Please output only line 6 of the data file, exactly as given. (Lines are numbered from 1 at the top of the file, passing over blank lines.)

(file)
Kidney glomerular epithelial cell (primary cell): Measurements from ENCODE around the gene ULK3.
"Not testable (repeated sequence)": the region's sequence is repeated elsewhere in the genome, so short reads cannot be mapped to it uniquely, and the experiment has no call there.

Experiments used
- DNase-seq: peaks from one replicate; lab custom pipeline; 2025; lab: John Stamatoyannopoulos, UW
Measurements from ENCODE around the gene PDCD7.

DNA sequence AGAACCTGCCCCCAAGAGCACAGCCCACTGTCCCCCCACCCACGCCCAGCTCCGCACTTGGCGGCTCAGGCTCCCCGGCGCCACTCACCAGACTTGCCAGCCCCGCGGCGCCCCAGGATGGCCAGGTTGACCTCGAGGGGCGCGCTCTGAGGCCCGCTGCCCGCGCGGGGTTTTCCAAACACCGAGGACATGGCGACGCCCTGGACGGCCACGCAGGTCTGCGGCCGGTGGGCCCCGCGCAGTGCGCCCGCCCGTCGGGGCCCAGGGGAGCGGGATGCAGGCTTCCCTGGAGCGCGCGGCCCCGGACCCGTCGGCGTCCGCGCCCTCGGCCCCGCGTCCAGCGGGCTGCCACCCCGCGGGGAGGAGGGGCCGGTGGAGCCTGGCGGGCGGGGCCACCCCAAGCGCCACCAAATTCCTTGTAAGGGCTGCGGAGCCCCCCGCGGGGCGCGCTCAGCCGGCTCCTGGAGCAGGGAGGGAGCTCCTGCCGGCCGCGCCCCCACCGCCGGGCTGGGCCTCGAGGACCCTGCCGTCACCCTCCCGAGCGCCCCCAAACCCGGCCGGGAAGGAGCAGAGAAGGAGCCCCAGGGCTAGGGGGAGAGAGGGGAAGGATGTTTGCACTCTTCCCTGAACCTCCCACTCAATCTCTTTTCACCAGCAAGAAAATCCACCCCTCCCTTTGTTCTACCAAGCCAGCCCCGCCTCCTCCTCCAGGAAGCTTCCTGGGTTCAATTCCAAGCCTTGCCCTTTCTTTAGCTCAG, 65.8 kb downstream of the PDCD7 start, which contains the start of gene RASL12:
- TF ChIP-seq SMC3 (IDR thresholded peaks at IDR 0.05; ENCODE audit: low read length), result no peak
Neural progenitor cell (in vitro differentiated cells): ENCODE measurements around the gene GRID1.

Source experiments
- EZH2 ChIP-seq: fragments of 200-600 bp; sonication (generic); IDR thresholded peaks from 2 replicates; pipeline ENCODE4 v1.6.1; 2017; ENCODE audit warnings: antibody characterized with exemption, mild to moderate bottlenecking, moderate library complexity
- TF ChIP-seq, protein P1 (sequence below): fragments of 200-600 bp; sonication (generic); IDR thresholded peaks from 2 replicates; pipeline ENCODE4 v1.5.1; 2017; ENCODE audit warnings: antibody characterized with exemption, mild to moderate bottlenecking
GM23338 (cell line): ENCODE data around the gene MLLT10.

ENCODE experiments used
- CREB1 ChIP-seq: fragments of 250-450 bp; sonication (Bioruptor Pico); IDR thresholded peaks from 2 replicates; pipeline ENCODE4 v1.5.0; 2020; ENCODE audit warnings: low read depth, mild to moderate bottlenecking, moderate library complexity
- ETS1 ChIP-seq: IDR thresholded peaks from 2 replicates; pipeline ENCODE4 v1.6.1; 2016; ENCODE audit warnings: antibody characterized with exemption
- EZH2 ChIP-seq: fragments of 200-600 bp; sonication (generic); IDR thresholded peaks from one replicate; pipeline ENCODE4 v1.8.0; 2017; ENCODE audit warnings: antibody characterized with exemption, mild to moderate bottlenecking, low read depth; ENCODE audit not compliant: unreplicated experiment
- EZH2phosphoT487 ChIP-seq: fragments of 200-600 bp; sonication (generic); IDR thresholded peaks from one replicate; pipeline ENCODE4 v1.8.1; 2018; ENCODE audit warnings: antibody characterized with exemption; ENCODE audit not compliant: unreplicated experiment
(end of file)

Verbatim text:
DNA sequence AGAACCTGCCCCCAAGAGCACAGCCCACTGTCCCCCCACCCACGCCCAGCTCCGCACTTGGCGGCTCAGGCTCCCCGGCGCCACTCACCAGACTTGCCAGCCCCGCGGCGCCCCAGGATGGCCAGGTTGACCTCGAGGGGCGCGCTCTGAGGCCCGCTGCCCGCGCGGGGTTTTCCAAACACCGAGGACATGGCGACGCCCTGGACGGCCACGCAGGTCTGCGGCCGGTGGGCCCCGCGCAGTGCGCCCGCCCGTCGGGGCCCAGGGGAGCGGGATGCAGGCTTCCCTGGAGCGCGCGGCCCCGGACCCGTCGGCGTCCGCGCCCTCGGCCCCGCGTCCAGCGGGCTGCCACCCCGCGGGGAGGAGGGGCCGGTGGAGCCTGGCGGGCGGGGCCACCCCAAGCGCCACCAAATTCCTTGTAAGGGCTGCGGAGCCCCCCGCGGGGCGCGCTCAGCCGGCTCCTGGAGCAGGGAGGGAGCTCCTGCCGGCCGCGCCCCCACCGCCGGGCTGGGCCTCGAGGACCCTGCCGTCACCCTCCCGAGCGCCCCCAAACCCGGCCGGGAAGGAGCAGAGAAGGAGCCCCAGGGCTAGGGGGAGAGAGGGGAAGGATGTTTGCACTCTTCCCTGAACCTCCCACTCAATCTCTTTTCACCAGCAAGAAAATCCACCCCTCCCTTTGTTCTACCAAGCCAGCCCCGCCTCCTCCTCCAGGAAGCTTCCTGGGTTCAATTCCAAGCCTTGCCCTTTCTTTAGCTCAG, 65.8 kb downstream of the PDCD7 start, which contains the start of gene RASL12: